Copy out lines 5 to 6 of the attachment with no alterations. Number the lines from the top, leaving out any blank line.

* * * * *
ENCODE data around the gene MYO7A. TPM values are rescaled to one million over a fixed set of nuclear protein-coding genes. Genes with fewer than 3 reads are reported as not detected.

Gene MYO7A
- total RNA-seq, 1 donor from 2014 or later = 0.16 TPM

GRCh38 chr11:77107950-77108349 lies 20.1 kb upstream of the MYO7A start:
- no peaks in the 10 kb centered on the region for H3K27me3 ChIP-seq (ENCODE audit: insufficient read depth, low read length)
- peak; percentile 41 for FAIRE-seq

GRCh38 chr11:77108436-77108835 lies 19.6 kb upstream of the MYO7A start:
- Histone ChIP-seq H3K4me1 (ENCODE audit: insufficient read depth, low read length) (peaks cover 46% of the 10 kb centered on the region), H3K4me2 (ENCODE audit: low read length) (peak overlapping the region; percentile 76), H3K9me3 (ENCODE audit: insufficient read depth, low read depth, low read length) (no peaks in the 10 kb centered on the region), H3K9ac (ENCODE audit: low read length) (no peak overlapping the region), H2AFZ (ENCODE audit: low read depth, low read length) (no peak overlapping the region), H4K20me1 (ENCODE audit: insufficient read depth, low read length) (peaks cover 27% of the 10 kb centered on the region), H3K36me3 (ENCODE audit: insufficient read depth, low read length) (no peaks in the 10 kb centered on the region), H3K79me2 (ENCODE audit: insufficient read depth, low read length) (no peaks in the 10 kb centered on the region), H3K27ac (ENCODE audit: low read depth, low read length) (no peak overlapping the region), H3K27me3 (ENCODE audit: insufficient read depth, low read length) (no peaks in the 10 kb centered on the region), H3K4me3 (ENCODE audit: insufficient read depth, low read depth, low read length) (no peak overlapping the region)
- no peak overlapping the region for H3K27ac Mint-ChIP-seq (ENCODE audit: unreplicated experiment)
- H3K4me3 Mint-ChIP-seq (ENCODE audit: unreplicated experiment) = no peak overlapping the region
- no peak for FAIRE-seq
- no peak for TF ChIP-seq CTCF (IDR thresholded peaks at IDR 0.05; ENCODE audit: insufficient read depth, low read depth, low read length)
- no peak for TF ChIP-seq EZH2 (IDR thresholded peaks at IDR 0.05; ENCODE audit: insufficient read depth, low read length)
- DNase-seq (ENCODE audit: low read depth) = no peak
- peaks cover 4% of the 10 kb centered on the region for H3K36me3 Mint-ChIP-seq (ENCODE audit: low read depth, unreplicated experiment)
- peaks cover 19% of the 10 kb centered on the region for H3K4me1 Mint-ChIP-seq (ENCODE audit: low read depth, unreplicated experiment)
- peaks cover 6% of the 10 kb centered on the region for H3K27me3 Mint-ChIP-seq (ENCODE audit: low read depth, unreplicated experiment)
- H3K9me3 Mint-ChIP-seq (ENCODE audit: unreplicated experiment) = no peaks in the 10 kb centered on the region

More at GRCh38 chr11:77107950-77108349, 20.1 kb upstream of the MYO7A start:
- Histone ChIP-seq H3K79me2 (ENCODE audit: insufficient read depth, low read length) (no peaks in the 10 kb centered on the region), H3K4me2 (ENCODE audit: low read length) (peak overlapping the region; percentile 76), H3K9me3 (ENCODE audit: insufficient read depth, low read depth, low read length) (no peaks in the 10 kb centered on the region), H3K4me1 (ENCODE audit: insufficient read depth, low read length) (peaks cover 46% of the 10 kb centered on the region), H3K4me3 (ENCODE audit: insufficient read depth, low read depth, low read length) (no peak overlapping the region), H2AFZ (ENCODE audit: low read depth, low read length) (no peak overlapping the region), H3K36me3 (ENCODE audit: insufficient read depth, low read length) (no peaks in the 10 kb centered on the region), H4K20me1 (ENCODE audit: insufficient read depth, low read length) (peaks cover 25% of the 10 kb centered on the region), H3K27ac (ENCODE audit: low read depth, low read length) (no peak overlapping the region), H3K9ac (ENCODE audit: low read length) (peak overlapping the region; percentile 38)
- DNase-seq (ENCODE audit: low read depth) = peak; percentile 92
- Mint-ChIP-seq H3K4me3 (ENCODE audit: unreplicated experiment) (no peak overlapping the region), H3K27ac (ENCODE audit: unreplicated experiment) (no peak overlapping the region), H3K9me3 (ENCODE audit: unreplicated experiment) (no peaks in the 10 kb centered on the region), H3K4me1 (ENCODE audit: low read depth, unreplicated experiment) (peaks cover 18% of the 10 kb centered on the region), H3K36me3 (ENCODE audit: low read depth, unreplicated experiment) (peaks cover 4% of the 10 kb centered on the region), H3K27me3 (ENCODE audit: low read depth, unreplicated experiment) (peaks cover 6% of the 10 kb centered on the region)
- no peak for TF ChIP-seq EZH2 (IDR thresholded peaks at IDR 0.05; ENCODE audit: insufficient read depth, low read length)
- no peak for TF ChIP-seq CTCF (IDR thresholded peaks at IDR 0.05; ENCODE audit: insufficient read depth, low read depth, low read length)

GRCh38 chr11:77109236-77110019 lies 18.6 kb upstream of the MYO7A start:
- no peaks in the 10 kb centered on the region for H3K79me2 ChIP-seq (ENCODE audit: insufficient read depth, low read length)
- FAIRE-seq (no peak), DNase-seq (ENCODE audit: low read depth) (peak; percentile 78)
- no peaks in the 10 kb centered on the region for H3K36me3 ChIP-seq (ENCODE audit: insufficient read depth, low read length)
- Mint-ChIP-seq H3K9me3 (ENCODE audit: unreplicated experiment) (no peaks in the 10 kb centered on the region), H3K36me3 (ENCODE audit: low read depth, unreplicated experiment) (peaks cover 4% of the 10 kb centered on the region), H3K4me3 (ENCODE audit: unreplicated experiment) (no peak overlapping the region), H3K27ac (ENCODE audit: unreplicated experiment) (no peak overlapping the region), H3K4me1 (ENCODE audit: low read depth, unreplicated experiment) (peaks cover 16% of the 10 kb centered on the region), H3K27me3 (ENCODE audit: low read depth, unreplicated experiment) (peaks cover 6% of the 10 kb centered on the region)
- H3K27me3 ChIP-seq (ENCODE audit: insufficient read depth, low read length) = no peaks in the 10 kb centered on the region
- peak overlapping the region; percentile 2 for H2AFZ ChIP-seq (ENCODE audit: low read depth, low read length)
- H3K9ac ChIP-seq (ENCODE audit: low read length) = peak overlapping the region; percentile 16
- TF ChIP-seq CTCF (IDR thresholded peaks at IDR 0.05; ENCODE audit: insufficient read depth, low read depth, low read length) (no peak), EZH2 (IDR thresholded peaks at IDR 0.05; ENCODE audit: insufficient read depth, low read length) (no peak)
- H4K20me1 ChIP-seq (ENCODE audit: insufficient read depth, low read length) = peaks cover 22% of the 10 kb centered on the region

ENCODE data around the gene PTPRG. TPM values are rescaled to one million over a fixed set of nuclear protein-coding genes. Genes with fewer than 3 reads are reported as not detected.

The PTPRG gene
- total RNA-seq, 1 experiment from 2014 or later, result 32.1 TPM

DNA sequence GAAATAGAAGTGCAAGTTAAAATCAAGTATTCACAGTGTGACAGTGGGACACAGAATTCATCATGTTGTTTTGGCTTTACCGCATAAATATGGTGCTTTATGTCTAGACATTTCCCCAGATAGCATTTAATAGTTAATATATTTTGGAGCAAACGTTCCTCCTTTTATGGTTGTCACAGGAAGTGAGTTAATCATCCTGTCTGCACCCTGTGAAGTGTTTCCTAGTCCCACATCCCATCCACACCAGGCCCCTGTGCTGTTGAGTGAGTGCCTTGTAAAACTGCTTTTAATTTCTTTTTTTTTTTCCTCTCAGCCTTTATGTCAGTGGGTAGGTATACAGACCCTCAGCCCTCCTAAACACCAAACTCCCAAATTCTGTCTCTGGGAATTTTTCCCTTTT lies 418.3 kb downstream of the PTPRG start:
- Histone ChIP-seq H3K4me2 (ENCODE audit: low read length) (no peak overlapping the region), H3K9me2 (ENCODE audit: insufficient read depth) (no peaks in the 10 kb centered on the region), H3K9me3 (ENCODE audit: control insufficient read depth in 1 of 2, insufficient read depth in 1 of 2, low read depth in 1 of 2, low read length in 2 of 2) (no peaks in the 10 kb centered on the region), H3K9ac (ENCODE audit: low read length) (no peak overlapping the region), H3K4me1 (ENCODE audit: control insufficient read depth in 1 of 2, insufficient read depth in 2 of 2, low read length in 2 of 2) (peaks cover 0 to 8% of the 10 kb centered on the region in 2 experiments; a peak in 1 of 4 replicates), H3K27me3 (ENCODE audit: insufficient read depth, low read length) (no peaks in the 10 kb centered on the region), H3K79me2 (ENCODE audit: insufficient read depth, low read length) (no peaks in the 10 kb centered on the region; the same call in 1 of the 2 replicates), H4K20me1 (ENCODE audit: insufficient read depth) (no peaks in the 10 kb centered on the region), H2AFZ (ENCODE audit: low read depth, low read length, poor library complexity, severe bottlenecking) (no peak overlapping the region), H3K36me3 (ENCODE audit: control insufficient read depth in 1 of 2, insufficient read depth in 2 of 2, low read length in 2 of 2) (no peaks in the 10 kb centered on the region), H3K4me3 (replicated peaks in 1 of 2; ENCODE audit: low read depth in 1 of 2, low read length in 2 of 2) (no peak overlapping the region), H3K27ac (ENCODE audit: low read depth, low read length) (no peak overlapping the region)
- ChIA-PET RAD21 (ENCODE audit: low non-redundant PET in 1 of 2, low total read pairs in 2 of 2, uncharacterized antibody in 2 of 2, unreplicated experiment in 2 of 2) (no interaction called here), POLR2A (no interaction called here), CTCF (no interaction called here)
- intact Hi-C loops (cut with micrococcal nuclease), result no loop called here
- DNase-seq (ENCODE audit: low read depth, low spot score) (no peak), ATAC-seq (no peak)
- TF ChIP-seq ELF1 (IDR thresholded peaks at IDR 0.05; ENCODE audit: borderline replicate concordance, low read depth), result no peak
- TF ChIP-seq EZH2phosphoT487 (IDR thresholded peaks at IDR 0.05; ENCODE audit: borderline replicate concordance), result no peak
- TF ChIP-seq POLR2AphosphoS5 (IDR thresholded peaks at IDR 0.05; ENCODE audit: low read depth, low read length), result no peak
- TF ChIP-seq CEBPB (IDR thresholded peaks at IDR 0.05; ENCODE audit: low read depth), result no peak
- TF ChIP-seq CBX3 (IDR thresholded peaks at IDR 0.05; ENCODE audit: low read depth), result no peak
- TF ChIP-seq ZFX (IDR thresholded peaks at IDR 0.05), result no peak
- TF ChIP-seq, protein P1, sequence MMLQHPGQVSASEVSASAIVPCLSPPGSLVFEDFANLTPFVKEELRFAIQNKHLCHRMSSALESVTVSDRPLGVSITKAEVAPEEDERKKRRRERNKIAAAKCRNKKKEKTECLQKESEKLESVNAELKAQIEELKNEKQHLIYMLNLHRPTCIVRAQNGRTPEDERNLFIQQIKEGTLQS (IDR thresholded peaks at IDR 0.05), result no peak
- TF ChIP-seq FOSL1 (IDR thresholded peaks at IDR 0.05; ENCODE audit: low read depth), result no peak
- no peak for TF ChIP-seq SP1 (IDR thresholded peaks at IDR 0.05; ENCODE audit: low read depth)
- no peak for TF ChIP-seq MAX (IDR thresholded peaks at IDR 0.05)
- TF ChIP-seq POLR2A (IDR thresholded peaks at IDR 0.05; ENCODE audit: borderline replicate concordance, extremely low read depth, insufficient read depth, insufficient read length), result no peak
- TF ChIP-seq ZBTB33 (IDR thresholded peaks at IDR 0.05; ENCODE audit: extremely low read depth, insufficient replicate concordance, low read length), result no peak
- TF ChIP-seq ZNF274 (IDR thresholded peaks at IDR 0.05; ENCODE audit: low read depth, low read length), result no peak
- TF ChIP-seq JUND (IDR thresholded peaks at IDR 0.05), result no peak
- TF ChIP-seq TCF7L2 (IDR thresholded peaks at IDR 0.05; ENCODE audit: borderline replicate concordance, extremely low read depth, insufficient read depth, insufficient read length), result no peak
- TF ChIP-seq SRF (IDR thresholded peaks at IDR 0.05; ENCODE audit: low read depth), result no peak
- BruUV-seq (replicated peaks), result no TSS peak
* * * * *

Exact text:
- no peaks in the 10 kb centered on the region for H3K27me3 ChIP-seq (ENCODE audit: insufficient read depth, low read length)
- peak; percentile 41 for FAIRE-seq